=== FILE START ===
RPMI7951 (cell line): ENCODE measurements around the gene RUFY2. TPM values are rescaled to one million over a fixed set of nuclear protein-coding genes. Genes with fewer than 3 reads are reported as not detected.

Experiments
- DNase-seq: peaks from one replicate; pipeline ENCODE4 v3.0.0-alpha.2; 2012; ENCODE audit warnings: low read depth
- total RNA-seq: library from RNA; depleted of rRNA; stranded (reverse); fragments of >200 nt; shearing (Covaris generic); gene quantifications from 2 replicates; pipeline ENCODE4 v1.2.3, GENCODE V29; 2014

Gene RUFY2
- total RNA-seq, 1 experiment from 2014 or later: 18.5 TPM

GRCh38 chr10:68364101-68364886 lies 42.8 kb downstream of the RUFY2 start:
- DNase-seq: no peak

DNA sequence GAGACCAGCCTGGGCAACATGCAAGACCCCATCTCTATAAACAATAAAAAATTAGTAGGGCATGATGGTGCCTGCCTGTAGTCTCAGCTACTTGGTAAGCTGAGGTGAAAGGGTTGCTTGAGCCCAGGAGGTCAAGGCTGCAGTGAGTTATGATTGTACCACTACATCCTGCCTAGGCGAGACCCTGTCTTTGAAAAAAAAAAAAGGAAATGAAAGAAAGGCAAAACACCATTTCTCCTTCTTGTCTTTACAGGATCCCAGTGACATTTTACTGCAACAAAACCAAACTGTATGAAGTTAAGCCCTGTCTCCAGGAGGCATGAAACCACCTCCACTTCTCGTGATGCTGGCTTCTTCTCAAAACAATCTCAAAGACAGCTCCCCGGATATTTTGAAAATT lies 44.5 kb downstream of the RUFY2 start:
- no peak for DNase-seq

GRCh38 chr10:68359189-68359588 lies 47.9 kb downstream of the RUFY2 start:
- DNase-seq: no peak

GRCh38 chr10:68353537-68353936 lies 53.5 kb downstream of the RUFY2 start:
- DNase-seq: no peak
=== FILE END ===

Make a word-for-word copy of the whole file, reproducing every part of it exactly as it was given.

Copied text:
RPMI7951 (cell line): ENCODE measurements around the gene RUFY2. TPM values are rescaled to one million over a fixed set of nuclear protein-coding genes. Genes with fewer than 3 reads are reported as not detected.

Experiments
- DNase-seq: peaks from one replicate; pipeline ENCODE4 v3.0.0-alpha.2; 2012; ENCODE audit warnings: low read depth
- total RNA-seq: library from RNA; depleted of rRNA; stranded (reverse); fragments of >200 nt; shearing (Covaris generic); gene quantifications from 2 replicates; pipeline ENCODE4 v1.2.3, GENCODE V29; 2014

Gene RUFY2
- total RNA-seq, 1 experiment from 2014 or later: 18.5 TPM

GRCh38 chr10:68364101-68364886 lies 42.8 kb downstream of the RUFY2 start:
- DNase-seq: no peak

DNA sequence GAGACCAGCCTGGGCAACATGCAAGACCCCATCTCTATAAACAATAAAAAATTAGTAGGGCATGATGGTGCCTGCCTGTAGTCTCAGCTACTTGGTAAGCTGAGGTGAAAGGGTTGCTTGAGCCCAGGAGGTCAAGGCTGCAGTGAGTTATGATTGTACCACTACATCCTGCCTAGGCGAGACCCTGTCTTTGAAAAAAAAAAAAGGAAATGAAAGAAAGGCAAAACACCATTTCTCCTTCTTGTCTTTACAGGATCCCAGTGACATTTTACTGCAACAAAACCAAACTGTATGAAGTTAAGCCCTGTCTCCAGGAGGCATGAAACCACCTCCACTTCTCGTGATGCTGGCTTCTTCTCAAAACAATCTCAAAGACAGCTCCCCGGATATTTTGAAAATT lies 44.5 kb downstream of the RUFY2 start:
- no peak for DNase-seq

GRCh38 chr10:68359189-68359588 lies 47.9 kb downstream of the RUFY2 start:
- DNase-seq: no peak

GRCh38 chr10:68353537-68353936 lies 53.5 kb downstream of the RUFY2 start:
- DNase-seq: no peak